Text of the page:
Frequent Meetings and Other Work Distractions Do More Harm than Good


Leaders have different philosophies that guide them in leading a company. There are those who are very stiff and provide minimal rooms for mistakes. There are others who are more compassionate. They tend to be more relaxed and friendly. Most leaders though love calling for a meeting all the time. They want to find out updates about the tasks assigned to the employees. This gives them a sense of assurance that everyone is on the same page.

Studies reveal though that frequent meetings and other work disturbances are actually counterproductive. Half of those who were surveyed said that they felt intense pressure if they are invited to join meetings. It is as if their workload is doubled or tripled. It was also revealed that even if employees work for about 44 hours a week, they only find 29% of their time as meaningful or productive. This is due to the constant interruptions as meetings or other activities are called for.

Providing freedom

Most employees prefer an environment where they are given the chance to accomplish what is asked of them instead of being nagged all the time. They also prefer quiet workplaces where they have the opportunity to do things they want without being disturbed. As long as they are given the chance to finish the job, they will manage their own time.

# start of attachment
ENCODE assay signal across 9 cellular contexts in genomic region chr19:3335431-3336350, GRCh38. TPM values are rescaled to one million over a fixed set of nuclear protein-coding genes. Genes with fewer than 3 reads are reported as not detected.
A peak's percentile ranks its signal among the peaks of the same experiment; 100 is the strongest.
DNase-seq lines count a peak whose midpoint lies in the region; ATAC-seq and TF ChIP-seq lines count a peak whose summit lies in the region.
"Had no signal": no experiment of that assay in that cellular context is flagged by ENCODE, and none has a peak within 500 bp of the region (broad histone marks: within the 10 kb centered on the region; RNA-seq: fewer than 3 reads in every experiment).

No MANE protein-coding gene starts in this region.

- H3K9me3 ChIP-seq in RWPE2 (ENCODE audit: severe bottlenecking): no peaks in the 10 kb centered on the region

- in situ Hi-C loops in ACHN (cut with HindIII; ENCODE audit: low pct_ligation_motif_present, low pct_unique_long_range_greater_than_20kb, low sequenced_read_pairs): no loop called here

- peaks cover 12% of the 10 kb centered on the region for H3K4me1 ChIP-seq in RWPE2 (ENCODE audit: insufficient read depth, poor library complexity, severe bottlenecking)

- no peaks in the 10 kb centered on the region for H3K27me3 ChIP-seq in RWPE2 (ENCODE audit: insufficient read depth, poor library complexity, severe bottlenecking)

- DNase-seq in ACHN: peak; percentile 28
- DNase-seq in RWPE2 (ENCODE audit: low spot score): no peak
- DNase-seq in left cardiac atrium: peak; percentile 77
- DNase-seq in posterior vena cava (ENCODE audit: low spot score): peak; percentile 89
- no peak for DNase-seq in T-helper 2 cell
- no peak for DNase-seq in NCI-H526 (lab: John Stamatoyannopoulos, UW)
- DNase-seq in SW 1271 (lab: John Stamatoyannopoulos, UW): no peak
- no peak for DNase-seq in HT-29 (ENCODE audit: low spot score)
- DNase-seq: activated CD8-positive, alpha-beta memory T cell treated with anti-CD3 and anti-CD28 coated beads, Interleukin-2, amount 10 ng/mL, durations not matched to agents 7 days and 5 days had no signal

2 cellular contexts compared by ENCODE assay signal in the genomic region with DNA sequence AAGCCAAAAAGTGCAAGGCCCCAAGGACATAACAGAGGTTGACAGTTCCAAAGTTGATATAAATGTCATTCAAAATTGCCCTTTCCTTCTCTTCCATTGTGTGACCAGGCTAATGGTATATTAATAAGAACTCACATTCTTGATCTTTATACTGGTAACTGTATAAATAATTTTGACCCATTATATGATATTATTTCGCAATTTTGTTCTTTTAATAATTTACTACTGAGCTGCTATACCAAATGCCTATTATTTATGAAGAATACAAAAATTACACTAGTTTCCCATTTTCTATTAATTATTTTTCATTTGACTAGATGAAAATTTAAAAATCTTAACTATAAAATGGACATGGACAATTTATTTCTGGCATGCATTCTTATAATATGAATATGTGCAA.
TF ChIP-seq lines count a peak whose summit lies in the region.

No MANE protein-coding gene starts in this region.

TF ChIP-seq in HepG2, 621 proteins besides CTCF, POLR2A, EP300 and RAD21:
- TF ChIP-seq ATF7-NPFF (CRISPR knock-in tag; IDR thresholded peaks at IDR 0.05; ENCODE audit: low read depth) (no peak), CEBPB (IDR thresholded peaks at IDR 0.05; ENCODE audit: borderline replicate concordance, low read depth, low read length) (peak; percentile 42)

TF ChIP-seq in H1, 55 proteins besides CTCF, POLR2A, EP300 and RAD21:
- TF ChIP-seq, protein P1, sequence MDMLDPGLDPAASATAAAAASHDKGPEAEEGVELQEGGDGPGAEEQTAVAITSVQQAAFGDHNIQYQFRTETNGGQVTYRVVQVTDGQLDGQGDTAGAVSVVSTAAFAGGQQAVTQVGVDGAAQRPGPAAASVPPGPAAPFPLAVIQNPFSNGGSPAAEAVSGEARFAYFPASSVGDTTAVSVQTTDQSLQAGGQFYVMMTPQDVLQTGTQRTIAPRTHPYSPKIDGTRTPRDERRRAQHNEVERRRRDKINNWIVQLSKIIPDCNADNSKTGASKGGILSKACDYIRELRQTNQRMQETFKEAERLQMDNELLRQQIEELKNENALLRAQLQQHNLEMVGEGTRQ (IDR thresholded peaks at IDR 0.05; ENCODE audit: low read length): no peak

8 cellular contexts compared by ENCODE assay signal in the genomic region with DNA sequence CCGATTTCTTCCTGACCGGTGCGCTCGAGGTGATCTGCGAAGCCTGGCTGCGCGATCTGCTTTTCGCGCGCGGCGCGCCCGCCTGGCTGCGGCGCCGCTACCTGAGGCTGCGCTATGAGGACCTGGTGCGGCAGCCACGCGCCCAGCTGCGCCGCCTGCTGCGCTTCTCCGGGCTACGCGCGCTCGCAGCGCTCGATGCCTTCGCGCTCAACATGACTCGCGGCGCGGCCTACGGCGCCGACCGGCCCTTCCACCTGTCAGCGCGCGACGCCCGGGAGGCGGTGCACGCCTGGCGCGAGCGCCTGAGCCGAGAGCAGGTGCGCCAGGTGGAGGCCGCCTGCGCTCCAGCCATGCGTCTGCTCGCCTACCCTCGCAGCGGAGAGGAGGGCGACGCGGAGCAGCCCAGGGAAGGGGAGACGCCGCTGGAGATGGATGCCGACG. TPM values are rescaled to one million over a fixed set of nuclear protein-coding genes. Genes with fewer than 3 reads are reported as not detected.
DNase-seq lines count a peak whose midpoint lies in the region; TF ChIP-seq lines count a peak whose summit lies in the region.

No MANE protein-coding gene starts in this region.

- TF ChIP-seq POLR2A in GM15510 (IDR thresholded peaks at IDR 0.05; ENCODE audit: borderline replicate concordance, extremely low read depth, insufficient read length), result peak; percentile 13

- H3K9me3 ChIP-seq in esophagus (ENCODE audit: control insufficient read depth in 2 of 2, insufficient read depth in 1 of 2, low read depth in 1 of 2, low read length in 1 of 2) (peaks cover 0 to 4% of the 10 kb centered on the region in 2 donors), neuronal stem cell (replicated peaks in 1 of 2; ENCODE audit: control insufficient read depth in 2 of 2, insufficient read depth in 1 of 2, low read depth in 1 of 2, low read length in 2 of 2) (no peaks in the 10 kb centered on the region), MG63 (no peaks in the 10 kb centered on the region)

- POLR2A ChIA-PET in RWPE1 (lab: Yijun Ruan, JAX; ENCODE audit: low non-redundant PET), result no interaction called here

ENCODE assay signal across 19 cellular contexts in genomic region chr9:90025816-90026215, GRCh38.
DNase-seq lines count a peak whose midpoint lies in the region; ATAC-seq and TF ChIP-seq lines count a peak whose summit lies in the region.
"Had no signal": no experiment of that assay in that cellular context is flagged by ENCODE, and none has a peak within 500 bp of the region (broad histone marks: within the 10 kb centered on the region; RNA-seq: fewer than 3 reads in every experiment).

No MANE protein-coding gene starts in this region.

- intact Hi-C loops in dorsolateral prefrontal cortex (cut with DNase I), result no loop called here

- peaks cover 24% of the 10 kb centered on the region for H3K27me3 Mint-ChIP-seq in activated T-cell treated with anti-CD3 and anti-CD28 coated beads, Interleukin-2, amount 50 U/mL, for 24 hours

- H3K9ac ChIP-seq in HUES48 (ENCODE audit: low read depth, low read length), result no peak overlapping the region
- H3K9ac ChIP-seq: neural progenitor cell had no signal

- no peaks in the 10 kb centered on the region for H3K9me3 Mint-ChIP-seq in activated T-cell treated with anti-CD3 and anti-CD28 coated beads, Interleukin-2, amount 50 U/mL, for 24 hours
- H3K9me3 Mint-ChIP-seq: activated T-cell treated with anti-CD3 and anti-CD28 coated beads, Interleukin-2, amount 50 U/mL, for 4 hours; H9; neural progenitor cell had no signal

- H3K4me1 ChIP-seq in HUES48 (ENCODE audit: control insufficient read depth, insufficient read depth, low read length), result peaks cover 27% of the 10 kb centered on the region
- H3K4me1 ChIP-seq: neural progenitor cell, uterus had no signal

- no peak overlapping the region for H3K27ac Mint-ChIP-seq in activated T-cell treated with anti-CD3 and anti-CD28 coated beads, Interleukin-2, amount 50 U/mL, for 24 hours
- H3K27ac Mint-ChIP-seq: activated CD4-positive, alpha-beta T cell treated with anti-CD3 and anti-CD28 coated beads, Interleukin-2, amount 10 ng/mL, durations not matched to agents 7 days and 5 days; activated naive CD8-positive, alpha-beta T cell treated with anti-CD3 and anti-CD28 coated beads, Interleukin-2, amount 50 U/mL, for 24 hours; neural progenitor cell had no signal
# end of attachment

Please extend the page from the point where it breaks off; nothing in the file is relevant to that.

Instead of conducting meetings, it is better to talk with the employees directly, one on one at the start of the week and they are free to do what needs to be done during the remainder of the week. Besides, not everyone involved in the meeting have a role to play. Some of them are just there because everyone was asked to join. There should be at least 2 days a week where there are no meetings called at all.


A quieter workspace

There are other bosses who don’t call for a meeting all the time, but keep on sending emails and messages. With the popularity of group chat, everyone is disturbed because messages keep popping all the time. It becomes a mini virtual meeting room, which also distracts people from their job in the same way as an actual meeting.

Technology disruption must be limited as much as possible. Avoid sending them emails that are unnecessary or not urgent. You should also stop from making unnecessary phone calls. There should also be a receiving desk for all calls entering the office. If they are not urgent or the reception can provide answers, the call must not be passed on to the other employees.

Most of all, workers must see workplace environment changes every now and then. It helps to give them a break from the usual environment where they just sit down and face their computers all the time. If they can be sent outside for field work, it should be done every now and then.

Dealing with employees and managing their tasks could be a bit confusing. You just have to think just like them. You have to know what might irritate them and what could prevent them from doing their job well. This helps you plan what to do to increase productivity while lessening distractions.

Photo Attribution:

Featured and 1st courtesy of photostock /

2nd image courtesy of jk1991 /